Internet Safety

With the increased use of the Internet comes the increased misuse of the Internet. Many individuals and organizations are using email and websites to defraud users.

Spam, or unsolicited marketing email, has become a huge problem for most email users. The College is working on ways to try to filter such email, but the College must choose a solution carefully so as not to prevent solicited, valid email.

You can do something about email you do receive. The Federal Trade Commission has a Web site that addresses many topics about trade and the Internet, including spam, deceptive marketing and money-making schemes. They also allow email users to forward spam for possible investigation, and they have an online complaint form if you have had a problem with spam or you have been defrauded by a company. Also see the Secret Service's "Frequently Asked Questions," which addresses identity theft, credit card fraud, and ways of protecting yourself.

Tips to Avoid Being Defrauded Over the Internet

  • Never give out your credit card number to a company you do not know. Do not release this number if a company claims to need it do determine you are over 18. Many people later find unauthorized charges which are difficult to stop.
  • Keep in mind: if it looks to good to be true, it probably is.
  • Many schemes involve working at home to make money. Most involve modest to high investments with small or no yields. Check out any company that wants you to do work for them before you sign on. Check out any offers with your local Consumer Affairs Bureau (click here for Massachusetts' Office) and State Attorney General (click here for Massachusetts' Attorney General).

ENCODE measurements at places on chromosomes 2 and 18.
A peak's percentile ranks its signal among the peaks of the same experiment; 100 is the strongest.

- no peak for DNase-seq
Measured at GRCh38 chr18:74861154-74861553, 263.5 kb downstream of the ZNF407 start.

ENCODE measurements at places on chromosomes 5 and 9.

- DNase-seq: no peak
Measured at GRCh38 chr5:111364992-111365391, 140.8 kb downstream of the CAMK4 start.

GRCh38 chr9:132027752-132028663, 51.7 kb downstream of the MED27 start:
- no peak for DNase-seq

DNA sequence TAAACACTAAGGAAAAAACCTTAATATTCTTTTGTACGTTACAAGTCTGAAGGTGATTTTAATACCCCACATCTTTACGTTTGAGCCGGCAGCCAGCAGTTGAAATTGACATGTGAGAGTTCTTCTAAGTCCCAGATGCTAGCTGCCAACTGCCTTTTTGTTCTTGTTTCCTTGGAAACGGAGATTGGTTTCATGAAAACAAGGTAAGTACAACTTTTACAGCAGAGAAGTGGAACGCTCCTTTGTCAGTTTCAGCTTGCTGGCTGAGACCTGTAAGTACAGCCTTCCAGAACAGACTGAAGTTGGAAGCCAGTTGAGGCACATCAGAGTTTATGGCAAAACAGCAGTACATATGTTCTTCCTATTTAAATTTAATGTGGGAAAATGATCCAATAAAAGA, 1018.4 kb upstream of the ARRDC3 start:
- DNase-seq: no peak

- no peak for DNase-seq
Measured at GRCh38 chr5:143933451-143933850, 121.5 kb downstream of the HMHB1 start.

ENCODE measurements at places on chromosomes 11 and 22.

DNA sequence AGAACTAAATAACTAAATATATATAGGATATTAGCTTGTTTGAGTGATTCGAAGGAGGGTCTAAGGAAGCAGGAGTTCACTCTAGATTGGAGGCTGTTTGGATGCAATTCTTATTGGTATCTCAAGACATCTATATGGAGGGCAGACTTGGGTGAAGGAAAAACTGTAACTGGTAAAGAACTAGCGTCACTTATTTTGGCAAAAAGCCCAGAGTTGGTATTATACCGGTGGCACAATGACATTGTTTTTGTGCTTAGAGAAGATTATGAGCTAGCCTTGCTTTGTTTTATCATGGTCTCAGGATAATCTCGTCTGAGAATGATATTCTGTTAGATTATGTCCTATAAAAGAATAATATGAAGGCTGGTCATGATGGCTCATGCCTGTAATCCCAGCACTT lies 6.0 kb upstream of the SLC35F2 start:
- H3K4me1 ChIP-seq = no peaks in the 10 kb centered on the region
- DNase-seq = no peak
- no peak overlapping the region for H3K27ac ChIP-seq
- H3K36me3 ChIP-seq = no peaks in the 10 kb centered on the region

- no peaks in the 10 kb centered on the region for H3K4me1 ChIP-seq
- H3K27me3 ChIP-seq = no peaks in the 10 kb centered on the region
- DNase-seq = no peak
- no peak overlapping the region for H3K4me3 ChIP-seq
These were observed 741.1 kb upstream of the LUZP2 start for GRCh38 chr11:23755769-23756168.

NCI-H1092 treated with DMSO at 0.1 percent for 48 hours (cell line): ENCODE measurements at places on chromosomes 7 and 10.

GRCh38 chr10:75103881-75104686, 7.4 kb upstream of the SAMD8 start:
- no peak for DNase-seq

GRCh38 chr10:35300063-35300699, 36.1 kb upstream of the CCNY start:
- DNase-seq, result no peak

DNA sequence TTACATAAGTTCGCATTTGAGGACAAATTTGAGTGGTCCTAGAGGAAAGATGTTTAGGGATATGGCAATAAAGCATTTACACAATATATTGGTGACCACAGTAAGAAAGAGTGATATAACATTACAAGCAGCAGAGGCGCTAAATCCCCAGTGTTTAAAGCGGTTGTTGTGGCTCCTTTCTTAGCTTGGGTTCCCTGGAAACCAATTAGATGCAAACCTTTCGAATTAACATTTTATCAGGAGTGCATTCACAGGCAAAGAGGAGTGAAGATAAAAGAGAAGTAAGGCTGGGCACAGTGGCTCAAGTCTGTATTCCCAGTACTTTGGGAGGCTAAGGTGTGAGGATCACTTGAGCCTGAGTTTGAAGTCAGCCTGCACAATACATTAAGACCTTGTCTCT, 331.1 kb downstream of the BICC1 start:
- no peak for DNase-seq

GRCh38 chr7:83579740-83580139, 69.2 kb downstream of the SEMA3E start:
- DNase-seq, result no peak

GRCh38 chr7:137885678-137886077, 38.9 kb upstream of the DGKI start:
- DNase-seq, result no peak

• Never give out bank information or personal information to a company you do not know and trust. Most reputable companies will not need most of that information, or will not ask for it online or on the phone.

Tips Specific to Spam

  • Try to avoid listing your email in public. Once it is public, it becomes a target for spam.
  • Complain to the sender's ISP; most ISPs have policies that ban the use of their service for spam. Send the spam to them with full headers on so they can identify the sender, and be sure to state in your message that you are complaining about their email.
  • Do not respond to unsolicited email; this alerts an organization that may have randomly hit your email address that the account is active and may subject you to further emails, some of which may not even appear to come from the same place.
  • Spammers can get addresses from jokes, pleas for emails going to a sick person, or any other forwarded email with a list of addresses. Do not forward such lists; if there is content in the email you wish to forward, cut that content and paste into a new email without forwarding all those addresses. This avoids inadvertently sending your friend's address(es) back to the person collecting them.

Special Virus Alert

And always remember never to open attachments from people you do not know. The safest practice when opening an attachment from someone you do know and trust is to save it first and run a virus scan on it before you open it. Be sure to keep your virus scanning program up-to-date to catch the newest viruses. This not only protects you, but also anyone you may email and everyone in your address book.